In Melbourne last week an Uber driver and I got into a conversation about kindness. The driver lives in Mount Isa, and his local facebook group was talking about a homeless man with no shoes. My driver, instead of ’talking about it’, took old boots down to the man, got the local restaurant to cook him a meal, called the police to check on him, and got him into a shelter.
I can’t stop thinking about the kindness of this gesture, and how important it is right now, because in a few days’ time, on Thursday 14 September, it’ll be RUOK day.
RUOK Day reminds us to reach out to others and ask if they are OK, to listen to what they say, encourage or support them, and check in with them from time to time. In other words, RUOK Day asks us to be kind, kinder than we usually are.
All this got me thinking about kindness, what it is and how to do it – and why. So I beavered away online and talked to experts, and here is what I learned:
What is kindness?
Piero Ferrucci, in The Power of Kindness, sees kindness as being about caring genuinely for others around you, wanting the best for them, and recognising in them the same wants, needs, aspirations and even fears that you have too. He says kindness is warm, resilient, patient, trusting, loyal and grateful.
In summary, kindness is when you care for all beings, without thought of your own reward.
How to be kind
In an interesting blog, Marcia Sirota says kindness emerges from someone who’s confident, compassionate and comfortable with themselves. A kind person is loving and giving out of the goodness of their heart.
She compares being kind with being ‘nice’ which she says comes from people trying to please, often from a base of inadequacy and need for approval, and which can lead to resentment and bad feelings all round.
So the first rule of kindness is to be kind to yourself and to know (and set) your own limits and needs. Kind people, the argument goes, don’t set out to please. They’re happy to begin with, and add to their happiness through acts of generosity and altruism.
It’s hard to be kind. We lead such busy lives that sometimes, frankly, we’re out of kindness practice. One way to rejig this is to learn kindness from others. We’ve all had people change days, or even lives, by being kind to us, and thinking about what they did, and copying them, is a good way to start.
Once you’ve got the hang of it, keep going, because research tells me kindness is a habit. Small acts of kindness grow, and, like more formal kindness such as volunteering, they make their givers as happy as their receivers.
Expand your circle of kindness. In her book Choosing Happiness, Stephanie Dowrick points out it’s easy to be kind when we offer ‘patronising kindness’ – that is, kindness to people we feel are truly in need, or to family and friends. It’s harder to be kind to people whose values we don’t share, or who we think may not deserve kindness.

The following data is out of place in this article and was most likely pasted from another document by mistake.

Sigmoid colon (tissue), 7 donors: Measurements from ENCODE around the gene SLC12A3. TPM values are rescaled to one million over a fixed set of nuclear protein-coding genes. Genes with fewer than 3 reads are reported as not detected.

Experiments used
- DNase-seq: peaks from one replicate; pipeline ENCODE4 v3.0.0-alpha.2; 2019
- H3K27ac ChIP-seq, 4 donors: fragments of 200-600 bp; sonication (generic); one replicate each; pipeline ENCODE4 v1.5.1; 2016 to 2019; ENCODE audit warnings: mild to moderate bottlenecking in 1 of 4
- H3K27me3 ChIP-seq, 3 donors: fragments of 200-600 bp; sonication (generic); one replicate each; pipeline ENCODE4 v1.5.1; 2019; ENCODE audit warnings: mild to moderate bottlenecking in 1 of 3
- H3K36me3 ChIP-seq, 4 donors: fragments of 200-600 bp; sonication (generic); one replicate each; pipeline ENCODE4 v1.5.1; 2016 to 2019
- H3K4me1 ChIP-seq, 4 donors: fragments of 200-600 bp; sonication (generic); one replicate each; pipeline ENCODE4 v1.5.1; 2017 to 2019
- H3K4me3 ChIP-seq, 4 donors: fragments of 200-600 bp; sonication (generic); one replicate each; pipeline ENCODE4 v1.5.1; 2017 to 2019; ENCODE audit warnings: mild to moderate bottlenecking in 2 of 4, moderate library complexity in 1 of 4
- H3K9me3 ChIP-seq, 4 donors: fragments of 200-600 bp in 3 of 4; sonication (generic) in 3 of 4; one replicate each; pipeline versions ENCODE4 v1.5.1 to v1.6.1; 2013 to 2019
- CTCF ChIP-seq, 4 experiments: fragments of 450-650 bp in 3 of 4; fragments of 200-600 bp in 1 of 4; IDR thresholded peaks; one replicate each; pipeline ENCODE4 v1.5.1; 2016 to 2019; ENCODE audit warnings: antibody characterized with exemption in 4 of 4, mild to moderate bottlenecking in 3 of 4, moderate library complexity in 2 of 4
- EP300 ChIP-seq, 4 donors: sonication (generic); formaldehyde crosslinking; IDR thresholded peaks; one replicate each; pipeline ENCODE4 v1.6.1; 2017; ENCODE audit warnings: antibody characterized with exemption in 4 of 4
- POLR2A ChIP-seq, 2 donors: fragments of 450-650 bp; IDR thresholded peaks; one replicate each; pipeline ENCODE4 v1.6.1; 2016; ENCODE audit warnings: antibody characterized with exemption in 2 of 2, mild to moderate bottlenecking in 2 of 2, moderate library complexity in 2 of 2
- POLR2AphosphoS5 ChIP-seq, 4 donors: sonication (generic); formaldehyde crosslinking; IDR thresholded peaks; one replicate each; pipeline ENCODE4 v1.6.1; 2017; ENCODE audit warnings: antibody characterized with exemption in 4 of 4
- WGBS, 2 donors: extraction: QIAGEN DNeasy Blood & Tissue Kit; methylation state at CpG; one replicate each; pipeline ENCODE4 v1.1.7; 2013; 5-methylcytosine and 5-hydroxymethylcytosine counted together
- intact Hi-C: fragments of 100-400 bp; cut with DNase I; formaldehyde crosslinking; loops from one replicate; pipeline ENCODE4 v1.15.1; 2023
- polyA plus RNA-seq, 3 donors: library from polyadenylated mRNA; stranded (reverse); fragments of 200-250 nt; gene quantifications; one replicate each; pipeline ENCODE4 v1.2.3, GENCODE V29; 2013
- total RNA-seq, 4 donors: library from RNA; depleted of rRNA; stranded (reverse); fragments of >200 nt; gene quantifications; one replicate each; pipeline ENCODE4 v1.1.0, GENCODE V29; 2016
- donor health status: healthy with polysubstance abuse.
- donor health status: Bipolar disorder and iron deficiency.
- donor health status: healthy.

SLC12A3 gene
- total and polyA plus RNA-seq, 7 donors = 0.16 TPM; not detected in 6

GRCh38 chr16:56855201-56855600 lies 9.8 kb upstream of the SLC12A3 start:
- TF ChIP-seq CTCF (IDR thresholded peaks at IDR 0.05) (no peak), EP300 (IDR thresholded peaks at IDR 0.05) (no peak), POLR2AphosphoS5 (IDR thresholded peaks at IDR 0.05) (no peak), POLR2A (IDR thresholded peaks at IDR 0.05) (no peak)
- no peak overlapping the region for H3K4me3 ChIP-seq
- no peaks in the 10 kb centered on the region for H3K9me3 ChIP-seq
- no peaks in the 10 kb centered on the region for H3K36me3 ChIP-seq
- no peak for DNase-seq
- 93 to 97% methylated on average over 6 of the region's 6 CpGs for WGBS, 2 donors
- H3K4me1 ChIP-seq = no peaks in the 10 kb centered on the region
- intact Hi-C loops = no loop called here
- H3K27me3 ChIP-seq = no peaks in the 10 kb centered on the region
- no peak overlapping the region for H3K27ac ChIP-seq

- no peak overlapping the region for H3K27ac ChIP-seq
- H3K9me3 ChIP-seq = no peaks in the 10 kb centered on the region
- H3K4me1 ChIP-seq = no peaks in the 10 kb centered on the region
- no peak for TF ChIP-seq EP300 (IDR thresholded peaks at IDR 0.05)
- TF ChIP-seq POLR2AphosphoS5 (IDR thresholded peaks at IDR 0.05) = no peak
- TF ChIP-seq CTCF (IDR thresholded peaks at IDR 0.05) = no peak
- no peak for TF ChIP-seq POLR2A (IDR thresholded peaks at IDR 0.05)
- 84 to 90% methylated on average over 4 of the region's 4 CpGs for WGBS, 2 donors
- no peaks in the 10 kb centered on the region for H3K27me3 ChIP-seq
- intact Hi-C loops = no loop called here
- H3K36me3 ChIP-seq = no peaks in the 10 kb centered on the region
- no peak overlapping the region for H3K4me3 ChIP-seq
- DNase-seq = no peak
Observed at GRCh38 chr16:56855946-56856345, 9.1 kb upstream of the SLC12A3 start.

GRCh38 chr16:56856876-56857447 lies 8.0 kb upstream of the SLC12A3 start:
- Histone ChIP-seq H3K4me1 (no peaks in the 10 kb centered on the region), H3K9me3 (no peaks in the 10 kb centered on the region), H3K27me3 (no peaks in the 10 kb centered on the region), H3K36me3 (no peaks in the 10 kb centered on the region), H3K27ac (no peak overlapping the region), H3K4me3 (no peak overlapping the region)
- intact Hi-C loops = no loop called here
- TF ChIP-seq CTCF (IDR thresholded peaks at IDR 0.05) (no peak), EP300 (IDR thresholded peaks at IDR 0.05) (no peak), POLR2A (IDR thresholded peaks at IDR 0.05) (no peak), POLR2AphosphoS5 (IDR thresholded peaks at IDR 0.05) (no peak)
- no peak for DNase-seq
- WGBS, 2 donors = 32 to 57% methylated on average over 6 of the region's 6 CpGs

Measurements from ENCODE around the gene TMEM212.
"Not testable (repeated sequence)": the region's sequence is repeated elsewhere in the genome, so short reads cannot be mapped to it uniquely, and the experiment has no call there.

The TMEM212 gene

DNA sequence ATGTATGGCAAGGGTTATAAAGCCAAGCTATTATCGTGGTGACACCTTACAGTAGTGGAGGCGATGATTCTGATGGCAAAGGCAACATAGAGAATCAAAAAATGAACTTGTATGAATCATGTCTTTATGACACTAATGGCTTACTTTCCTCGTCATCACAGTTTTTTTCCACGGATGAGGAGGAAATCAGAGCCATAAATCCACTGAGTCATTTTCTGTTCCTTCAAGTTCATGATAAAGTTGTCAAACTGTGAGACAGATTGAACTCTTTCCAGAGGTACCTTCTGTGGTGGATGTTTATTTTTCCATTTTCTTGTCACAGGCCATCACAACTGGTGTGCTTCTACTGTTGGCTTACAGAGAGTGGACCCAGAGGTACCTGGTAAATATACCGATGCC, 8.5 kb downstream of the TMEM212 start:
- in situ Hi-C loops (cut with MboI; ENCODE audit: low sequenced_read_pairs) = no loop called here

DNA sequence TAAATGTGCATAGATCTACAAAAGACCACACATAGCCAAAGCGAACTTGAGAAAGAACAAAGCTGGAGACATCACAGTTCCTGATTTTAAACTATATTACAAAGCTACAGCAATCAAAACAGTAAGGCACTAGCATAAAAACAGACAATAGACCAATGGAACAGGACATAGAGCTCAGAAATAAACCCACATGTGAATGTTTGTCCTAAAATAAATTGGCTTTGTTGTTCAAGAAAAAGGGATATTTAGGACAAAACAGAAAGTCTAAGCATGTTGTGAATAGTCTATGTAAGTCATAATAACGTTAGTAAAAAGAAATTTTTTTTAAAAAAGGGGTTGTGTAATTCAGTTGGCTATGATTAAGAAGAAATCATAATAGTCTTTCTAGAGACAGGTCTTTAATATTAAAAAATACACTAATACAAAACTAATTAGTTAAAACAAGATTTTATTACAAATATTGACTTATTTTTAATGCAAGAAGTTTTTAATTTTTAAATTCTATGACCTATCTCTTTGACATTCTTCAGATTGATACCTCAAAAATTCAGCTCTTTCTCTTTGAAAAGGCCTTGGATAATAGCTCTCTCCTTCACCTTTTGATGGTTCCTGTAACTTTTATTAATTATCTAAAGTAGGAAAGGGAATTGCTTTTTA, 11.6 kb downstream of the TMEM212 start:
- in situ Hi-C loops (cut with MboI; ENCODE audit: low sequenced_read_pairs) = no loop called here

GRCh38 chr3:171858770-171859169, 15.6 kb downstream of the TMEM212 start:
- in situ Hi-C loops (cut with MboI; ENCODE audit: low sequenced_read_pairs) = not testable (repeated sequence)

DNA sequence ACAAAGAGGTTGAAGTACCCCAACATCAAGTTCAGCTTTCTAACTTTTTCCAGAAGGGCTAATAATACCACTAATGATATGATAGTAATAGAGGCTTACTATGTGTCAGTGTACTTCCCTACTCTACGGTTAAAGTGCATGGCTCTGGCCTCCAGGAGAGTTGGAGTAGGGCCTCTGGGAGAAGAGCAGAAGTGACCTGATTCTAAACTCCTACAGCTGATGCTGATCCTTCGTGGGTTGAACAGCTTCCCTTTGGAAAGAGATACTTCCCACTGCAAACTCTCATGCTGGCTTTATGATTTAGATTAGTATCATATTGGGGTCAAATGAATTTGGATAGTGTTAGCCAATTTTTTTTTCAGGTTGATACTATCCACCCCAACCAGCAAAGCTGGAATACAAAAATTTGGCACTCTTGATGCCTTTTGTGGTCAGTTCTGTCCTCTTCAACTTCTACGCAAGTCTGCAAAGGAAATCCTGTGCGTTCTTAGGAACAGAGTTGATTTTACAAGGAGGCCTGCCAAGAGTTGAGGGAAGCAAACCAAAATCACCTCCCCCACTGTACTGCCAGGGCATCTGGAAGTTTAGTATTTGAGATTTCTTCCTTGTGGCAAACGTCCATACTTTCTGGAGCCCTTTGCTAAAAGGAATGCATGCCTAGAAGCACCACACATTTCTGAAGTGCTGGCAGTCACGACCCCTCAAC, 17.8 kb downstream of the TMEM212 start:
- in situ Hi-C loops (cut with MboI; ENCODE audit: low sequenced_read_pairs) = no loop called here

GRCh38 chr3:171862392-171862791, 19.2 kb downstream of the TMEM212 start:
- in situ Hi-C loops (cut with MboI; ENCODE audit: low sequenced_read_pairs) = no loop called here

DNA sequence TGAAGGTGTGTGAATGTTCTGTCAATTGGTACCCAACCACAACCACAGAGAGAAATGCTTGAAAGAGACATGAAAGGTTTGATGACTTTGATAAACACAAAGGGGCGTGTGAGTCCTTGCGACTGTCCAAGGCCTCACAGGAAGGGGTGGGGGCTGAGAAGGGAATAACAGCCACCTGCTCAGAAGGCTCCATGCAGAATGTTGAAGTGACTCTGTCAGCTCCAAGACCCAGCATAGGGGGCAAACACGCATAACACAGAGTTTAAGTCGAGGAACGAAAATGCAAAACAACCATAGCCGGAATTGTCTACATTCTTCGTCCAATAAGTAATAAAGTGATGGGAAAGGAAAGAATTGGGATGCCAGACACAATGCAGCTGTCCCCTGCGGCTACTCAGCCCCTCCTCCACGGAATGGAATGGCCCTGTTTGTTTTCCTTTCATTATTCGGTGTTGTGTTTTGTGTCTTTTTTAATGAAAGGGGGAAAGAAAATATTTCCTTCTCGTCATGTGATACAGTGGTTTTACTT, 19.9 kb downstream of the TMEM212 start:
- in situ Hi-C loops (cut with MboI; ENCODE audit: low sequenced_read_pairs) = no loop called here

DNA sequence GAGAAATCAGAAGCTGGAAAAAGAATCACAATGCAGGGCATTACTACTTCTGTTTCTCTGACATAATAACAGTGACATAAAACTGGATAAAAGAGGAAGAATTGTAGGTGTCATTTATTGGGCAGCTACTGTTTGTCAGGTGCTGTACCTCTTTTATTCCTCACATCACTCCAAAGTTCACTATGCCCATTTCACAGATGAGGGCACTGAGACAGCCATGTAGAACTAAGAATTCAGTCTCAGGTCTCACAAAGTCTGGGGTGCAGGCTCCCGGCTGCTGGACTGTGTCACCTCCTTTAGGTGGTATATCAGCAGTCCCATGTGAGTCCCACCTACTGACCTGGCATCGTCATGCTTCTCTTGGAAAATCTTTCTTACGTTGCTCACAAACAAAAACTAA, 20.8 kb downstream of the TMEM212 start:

And most of all, don’t assume people can cope without your support or kindness. Everyone has a story and many people hide a need for help under a myriad of masks and behaviours. Finally, the experts say, try not to judge people. Instead of spending time being critical, give people the benefit of the doubt, and don’t expect perfection.
Kindness and wellbeing
Now for the good news. As I said before, kindness leads to happiness. And because kindness and happiness are positive states of mind, they lead in turn to improved psychological wellbeing for both giver and receiver. Thus kindness is a powerful wellbeing tool, not to be discounted.
And besides, think of the karma points kindness adds to your wellbeing both in this life and the next one....
Which brings me back to RUOK Day. Go to the website for more information, for ‘how to’ tips and for packs and products which will help you, and those around you, make not just one day or one month, but the whole year better.
Have you heard about WayAhead Workplaces? They’re a network of organisations interested in and committed to workplace health and wellbeing. WayAhead Workplaces hold quarterly meetings, send out a bi-monthly e-newsletter and offer information and resources for companies to find out the best way to address workplace health and wellbeing issues.
Here’s a wonderful article by Frank Robson, on how living hard caught up with him. It involves sailing, a Donald Trump mask, and a series of quotes on living life to the max.
What makes us happy? Harvard’s happiness study, which ran for 75 years, finds out the number one happiness factor.... read on!
Can we prevent dementia? Not entirely, but it seems in many cases dementia can be prevented by following a few sensible rules.
Here’s new goal for our sons. Have a look at this Steve Biddulph post, which argues that nine year old boys need to cook a family meal once a week.
What did you do for nanna’s last birthday? Here’s a glorious video of a gran going wild.